With hazy mist clinging to its treetops, Costa Rica’s Monteverde Cloud Forest is beautiful and intriguing. It’s one of the world’s rare cloud forests – habitats that can only be found in tropical or subtropical mountainous landscapes. Monteverde is famed for its biodiversity, and not just the flora here. There are over 400 species of birds and 1,200 species of amphibians and reptiles living throughout the reserve. Walkways run through parts of the forest’s canopy, as do ziplines – a high-adrenalin way to explore the lush foliage.
Yakushima Island, Japan
Unspoiled and ancient, the forests of Yakushima, a subtropical mountainous island off the southern coast of Kyushu, are an ethereal place. Covered in 1,000-year-old Japanese cedar trees and dotted with clear rivers, hot springs and dramatic waterfalls, the island is one of Japan’s most beautiful natural wonders. The UNESCO World Heritage Site is a stunning place to hike, relax and spot wildlife – its twisted fairy-tale forest shelters the Yakushima macaque and the Yaku deer.
Hoh Rainforest, USA
Washington State’s Hoh Rainforest is another temperate rainforest with UNESCO World Heritage status. Home to both coniferous and deciduous species, its dazzling green beauty is down to the amount of rain that falls in this part of the Olympic Peninsula. Emerald-hued mosses dangle down from the damp forest’s towering trees: the sitka spruce, red cedar, big leaf maple and douglas fir which thrive here. Lichen grows everywhere and ferns unfurl on the overgrown forest floor. It’s also a special habitat for the endangered northern spotted owl.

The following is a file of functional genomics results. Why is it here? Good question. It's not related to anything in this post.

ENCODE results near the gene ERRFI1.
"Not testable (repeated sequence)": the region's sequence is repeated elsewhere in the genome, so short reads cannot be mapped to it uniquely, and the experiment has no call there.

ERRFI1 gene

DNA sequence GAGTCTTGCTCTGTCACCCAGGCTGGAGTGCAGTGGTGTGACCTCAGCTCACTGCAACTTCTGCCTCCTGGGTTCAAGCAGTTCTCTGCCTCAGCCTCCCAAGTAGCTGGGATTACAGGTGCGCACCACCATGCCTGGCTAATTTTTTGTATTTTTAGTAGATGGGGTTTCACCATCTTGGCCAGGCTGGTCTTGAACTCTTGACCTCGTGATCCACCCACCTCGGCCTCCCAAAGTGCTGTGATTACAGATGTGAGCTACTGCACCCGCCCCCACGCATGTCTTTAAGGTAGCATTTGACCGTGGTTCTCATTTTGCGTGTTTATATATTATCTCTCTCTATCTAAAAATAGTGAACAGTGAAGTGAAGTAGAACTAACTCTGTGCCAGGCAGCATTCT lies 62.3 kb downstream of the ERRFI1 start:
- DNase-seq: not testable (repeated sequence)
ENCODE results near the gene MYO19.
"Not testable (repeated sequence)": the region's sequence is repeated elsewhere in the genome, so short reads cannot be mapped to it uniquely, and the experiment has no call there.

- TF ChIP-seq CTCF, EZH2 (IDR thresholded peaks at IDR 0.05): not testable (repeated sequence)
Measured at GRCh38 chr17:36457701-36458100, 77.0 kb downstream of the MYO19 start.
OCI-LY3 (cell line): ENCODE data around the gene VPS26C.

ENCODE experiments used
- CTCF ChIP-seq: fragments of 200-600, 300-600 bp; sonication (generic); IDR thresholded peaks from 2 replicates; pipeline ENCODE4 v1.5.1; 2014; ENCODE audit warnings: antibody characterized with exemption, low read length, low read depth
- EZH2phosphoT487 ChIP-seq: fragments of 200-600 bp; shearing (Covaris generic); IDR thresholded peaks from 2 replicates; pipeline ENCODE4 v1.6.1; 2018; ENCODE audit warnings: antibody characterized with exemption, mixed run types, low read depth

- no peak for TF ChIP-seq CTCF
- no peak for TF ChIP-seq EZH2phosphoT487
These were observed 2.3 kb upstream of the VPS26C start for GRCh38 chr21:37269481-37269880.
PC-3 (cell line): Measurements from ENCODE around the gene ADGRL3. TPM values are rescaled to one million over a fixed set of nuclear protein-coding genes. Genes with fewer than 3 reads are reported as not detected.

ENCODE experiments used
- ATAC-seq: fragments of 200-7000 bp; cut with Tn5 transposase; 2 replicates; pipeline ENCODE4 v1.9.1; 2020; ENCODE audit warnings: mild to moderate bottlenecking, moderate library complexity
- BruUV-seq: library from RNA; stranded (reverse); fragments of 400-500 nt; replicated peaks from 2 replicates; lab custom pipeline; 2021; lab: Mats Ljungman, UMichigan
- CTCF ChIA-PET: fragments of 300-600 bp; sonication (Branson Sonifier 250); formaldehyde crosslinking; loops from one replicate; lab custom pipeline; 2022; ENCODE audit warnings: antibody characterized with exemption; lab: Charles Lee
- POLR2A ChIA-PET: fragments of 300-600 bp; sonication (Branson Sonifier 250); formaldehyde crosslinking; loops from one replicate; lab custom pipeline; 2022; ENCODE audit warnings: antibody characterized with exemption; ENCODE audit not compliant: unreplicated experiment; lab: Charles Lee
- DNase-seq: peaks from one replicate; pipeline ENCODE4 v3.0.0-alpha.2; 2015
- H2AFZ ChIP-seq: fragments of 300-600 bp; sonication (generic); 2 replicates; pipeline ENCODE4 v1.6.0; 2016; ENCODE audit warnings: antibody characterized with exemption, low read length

Crooked Forest, Poland
They look like they’re straight out of a magical tale, but the gnarled buckled trunks of Poland’s Krzywy Las, or Crooked Forest, in northwest Poland are real. No one quite knows how this mysterious quirk of nature came about but one thing is for sure – the sight of the peculiar and identically-buckled form of the 400 or so pine trees is a surreal one. Now check out these stunning photos of Europe’s best national parks.
Białowieża Forest, Poland
Waipoua Forest, New Zealand
Sherwood Forest, England
Caddo Lake, USA
With Spanish-moss-draped cypresses reflected in its water, Caddo Lake is a spooky yet enchanting sight. The bayou (swampy lake) is not only visually spectacular, but an important habitat too. As one of the US’ largest flooded cypress forests, it supports several species of plants and animals living both within the lake and the upland forest. That’s not all that may be lurking here: it’s said Caddo Lake, which sits on the Texas-Louisiana border, was used as hideout for outlaws in the 19th century. These are Earth’s most colorful natural wonders.
Daintree Rainforest, Australia
At around 135 million years-old, awe-inspiring Daintree is thought be the oldest rainforest in the world. The UNESCO-protected forest is home to the largest range of rare or threatened plant and animal species on Earth too, including giant ferns and the flightless southern cassowary. The prehistoric predator, the saltwater crocodile, also lurks in its rivers and creeks. The forest canopy at the Daintree Discovery Centre’s walkway allows hikers to get high up in the trees, while guided night walks are a great time to see the forest come alive after dark.
Galloway Forest Park, Scotland